Recently a child committed suicide (自殺) in Fukuoka (福岡). He left eight notes at the school addressed to various people saying that he could not stand the constant bullying (苛める) and was going to kill himself. The news reported that bullying “might have been a factor” in this case. This comment belies the desire to sweep a lot of this under the carpet.

Various factors have pushed this case to the center of the news talk shows, even to the point it is rivaling the North Korean threat for airtime. Fukuoka has a relatively low suicide rate which flagged this case, but investigations have revealed that this boy’s bullying problem was apparently initiated by his homeroom teacher last year. After the teacher started bullying him in front of the other students, they saw this as a pattern for them to follow. The boy reported the problems, but the school’s investigation showed there was no unusual circumstance. Later, the boy’s mother came to school to rescue him, which resulted in a new level of abuse as he became labelled as a mama’s boy.

The school has since apologized. The Board of Education has publicly announced that it will not rely on reports from the schools about investigations in the future. (They have discovered that eight cases of bullying had been reported at the school, but no reports were sent to them.) The Ministry of Education has also started investigations and is hinting at policy changes.

One morning talk show pulled out some telling information this morning. First they showed the school suicide numbers for 1999 to 2005; fortunately there has been a downward trend, from 163 to 105, but every year 0 cases were attributed to bullying. Next they displayed an enlarged copy of the official form for reporting a school suicide. There were two main categories: personal problem (listed first), and school problem. Within the two categories there were several reasons. The second to the last reason listed was ‘bullying’, with the last being ‘other’. An instructional note across the bottom of the form stresses that only one category should be selected. This layout would naturally lead one to check a box before getting to bullying. It has also been suggested that the schools are not likely to check a box in the ‘school problem’ section: self-policing always being a touchy process, at best.

Last year a girl in Niigata (新潟) left notes at school stating she could not put up with bullying anymore and killed herself. Psychologists investigated and decided they could not prove a link between the bullying and the suicide. Since they couldn’t talk to the girl this seemed a bit dodgy.

Last night I was watching TV interviews of students. Most students were in agreement that there is no bullying at their school. Everyday at my junior high school I see incidents of bullying. Generally, when I interrupt and ask them what they are doing they answer, “Just playing a kind of game.” My feeling is that most of the bullies don’t think they are doing anything wrong; however, occasionally their reaction to my simple question reveals they don’t feel good about what they are doing. Always I seek a way to indicate that this is a problem without ‘cracking down’ on them.

Having suffered teacher initiated and student initiated bullying from kindergarten through high school, I am always in favor of systems being changed to treat everyone in a respectful and encouraging way. That said, I am also concerned about creating a system that absolves the individual of personal responsibility. After Columbine many labelled Eric Harris as a victim of bullying and tried to blame others, yet he had been unanimously selected as soccer team captain and chose to walk away from that. Violent, vandalous, and suicidal behavior are all unacceptable responses to abuse.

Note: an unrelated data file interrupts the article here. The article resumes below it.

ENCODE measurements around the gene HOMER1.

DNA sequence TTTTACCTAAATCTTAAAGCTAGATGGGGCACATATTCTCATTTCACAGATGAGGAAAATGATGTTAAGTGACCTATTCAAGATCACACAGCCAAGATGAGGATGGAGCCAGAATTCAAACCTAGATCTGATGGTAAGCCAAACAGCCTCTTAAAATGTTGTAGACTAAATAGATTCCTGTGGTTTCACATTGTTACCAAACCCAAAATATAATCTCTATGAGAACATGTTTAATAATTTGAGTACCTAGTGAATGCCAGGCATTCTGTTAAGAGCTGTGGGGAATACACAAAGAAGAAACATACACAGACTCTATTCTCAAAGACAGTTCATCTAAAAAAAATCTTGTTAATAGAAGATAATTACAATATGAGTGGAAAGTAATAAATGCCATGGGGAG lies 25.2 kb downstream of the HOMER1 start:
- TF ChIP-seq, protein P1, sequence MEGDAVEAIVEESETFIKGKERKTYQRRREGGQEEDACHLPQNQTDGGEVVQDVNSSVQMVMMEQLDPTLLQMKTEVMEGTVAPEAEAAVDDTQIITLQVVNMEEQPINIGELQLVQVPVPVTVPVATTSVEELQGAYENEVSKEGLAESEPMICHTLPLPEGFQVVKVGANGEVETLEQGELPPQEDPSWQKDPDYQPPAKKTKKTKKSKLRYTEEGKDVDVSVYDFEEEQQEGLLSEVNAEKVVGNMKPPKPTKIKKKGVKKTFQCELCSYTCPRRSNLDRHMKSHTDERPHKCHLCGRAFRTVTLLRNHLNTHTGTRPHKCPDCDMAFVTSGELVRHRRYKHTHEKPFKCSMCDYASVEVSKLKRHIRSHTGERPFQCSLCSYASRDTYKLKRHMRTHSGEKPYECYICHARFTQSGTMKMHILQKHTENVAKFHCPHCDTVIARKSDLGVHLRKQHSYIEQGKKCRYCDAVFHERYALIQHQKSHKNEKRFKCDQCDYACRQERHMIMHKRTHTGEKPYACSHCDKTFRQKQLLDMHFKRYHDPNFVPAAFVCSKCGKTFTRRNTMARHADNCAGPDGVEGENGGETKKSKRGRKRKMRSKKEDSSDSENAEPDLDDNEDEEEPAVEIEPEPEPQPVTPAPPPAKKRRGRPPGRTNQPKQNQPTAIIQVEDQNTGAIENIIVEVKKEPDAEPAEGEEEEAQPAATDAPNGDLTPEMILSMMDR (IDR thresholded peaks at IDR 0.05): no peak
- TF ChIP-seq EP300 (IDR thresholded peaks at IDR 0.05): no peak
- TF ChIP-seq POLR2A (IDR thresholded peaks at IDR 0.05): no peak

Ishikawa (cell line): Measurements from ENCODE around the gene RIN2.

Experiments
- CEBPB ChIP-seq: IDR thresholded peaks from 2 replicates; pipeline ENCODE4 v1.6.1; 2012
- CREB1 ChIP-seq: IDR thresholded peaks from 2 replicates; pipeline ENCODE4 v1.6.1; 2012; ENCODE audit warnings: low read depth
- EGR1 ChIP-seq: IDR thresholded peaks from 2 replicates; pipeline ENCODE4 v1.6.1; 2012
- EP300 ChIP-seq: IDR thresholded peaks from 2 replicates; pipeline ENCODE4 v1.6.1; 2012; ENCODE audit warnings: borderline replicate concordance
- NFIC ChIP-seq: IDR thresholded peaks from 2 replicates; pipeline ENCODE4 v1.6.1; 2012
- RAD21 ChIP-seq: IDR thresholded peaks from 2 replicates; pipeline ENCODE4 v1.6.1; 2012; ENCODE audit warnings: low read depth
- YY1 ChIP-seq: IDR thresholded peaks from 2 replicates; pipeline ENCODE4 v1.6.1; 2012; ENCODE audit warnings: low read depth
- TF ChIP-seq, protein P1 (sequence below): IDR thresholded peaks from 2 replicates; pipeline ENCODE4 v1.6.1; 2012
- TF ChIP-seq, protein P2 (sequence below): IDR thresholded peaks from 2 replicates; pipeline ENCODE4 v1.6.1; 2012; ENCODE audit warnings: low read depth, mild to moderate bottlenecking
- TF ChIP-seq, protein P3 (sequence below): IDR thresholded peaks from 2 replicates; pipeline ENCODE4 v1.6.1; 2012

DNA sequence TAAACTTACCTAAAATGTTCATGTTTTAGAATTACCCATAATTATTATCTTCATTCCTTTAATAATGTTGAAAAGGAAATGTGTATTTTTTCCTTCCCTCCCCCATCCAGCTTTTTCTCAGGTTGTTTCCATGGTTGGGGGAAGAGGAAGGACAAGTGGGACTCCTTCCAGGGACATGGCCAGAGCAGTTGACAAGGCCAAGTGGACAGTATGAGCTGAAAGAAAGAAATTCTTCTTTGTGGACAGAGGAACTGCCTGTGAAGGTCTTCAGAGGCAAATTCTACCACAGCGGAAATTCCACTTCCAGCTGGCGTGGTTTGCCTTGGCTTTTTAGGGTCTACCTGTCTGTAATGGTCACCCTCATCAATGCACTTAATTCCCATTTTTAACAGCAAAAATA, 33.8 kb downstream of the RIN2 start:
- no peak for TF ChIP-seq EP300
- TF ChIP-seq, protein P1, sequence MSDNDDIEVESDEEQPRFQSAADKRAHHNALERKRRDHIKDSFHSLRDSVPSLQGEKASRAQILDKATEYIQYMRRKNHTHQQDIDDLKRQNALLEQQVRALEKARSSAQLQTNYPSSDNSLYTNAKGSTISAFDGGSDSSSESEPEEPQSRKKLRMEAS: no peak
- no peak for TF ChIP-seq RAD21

I hope Japan can find the best path forward to reduce abuses and encourage respect, making them a model for others.


5 Responses to “Bullies”

  1. Sunkissd1 Says:

    It does seem a bit surprising that this goes on in the Japanese school system since it seems their culture is based on respect and following traditions.

    Rhetorically speaking of course, it would be interesting to track the occurrence of suicides caused, at least in part, by bullying now vs. when we were in school.

    It does seem as though bullying is taken more seriously now than then. Same with sexual harassment. When I was in middle school there was an unbelievable amount at my school and on the school bus compared to my other friends’ schools. Administrators just shrugged and said “eh, boys will be boys” and left it at that.

  2. びっくり Says:

    I have sometimes described Japan as a Land of Contradictions, because it defies pigeon-holing. There are tremendous traditions of respect; however, there are some amazingly cruel practices. This can be applied to many conditions: shyness/openness, humility/arrogance, nature-loving/environmental destruction, safety/danger, creativity, emotion, …

    Once I described this and the listener responded, “like Yin and Yang.” But, really it feels like Yin and Yang with the middle cut out. I have been meaning to write on this for a long time, but the title ‘Land of Contradictions’ seems like it could easily be taken as offensive.

  3. Sunkissd1 Says:

    You could more gently refer to it as “the land of differences” or “opposites”.

  4. びっくり Says:

    Hmm… the Land of Differences doesn’t quite cover it, but ‘Opposites’ might work. Well, I have been letting this one stew for a year, so I will ponder it a bit longer. If I decide to be gentle, I may have to take your recommendation. 🙂

  5. Sunkissd1 Says:

    I wouldn’t call it gentle, I’d call it diplomatic or even observational. Ü

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